August 1, 2013

Guys Movie Night: The Wolverine

A thoughtful, soulful, vulnerable Wolverine is the highlight of this nonsensically plotted adventure. A vast improvement on the listless and forgettable X-Men Origins: Wolverine [2009].
The theme of the movie is strong and moving: what's the point of living if you have no purpose? Immortality is a curse when you have nothing to live for. Wolverine is in purgatory, having given up the X-Men after killing his one true love Jean Grey at the end of X-Men: The Last Stand [2006]. A mysterious man from Wolverine's past offers to take his healing powers from him. Granting him his mortality is a gift...right? The subsequent plot and its character motivations are muddled and nonsensical, but necessary to keep the characters moving across the map. Taking away Wolverine's healing powers was a bold move that pays off- he's even more powerful and threatening when he fearlessly enters battle while bleeding and limping.
This is my second movie in a row set almost entirely outside America, how refreshing! The Japanese setting was well integrated into the movie, although if I was Japanese, I might be offended by the cultural depiction: the heroine mostly speaks quietly, brews tea, and doesn't make eye contact. She has one gripping monologue where she calms a manic Wolverine with a compelling anecdote, but otherwise it's mostly following and cowering. Everyone else is corrupt, a criminal, a megalomaniac, or a combination of the three.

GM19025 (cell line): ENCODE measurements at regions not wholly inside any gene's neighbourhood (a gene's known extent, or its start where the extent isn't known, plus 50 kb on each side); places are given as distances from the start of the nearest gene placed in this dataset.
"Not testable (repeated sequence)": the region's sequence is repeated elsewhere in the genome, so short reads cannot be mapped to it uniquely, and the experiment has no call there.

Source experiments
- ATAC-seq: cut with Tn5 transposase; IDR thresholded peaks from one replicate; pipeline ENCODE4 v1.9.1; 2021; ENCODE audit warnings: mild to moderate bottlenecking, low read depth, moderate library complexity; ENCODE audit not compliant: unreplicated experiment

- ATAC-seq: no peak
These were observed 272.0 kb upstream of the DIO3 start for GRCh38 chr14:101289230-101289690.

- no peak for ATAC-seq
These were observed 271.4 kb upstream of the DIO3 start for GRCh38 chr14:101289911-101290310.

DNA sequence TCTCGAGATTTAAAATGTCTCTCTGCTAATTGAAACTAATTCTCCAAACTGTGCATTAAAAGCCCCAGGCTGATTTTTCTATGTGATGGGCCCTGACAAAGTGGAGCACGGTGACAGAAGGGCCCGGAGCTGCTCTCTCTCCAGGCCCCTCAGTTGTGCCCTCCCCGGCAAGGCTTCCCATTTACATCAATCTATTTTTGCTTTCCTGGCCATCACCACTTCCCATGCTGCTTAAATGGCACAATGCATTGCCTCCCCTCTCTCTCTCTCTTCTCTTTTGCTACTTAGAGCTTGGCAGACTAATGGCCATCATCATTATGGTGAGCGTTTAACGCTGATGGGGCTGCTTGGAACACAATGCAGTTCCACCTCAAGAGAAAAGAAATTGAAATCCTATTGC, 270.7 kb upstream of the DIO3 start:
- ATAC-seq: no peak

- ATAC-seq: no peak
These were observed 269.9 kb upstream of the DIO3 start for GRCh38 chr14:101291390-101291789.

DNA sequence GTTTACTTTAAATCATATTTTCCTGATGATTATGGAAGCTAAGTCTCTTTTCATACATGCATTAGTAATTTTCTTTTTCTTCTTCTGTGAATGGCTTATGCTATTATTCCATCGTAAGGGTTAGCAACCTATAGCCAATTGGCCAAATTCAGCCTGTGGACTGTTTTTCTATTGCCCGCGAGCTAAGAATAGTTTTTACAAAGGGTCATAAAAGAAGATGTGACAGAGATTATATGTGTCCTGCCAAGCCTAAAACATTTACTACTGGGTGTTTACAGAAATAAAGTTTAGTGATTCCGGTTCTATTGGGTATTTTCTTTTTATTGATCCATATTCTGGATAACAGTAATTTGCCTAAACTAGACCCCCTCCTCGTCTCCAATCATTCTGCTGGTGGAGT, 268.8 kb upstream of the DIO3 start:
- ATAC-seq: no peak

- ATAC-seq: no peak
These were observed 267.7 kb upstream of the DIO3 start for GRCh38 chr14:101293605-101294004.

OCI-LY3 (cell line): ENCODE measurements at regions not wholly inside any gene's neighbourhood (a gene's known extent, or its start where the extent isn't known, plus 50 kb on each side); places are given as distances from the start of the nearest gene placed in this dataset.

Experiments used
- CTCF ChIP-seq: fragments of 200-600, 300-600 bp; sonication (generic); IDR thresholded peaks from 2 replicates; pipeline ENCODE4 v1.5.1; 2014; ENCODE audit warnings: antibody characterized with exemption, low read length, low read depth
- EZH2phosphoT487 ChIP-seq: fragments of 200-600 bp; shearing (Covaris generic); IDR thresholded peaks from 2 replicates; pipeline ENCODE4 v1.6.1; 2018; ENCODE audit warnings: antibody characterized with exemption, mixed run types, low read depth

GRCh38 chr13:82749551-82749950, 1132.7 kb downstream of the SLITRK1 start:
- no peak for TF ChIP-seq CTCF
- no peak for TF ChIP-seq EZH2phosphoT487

The secondary villain, Viper, is a unfocused mishmash of a superpowered mutant. She has a forked tongue, spits acid, and molts her skin and hair. She's also smug, wears ridiculous outfits, and explains her entire character and plot after Wolverine is captured, aka "monologue-ing". Somehow her entire character and costume fell through the cracks of the production and never got the necessary attention.
If you can survive the pointless plotting and the silly ending, The Wolverine is worth watching for the Wolverine. Hugh Jackman deserves an award for respecting this character so well through five-plus movies and counting. My grade: B-minus

Goof (minor spoiler)

In The Wolverine, we watch the Bockscar and its support craft approaching Nagasaki from a relatively low altitude. We see the bomb drop for a few seconds then detonate on impact.
In reality, the B-29 dropped the Fat Man bomb from over 31,000 feet above Nagasaki. The bomb took 43 seconds to fall from the aircraft before it detonated about about 1,500 feet above the city. It's a shame to see such an expensive movie recreate such an historic moment and fudge the facts so badly.

Stub Hubby Sees The X-Men Movies

...or click the label Marvel below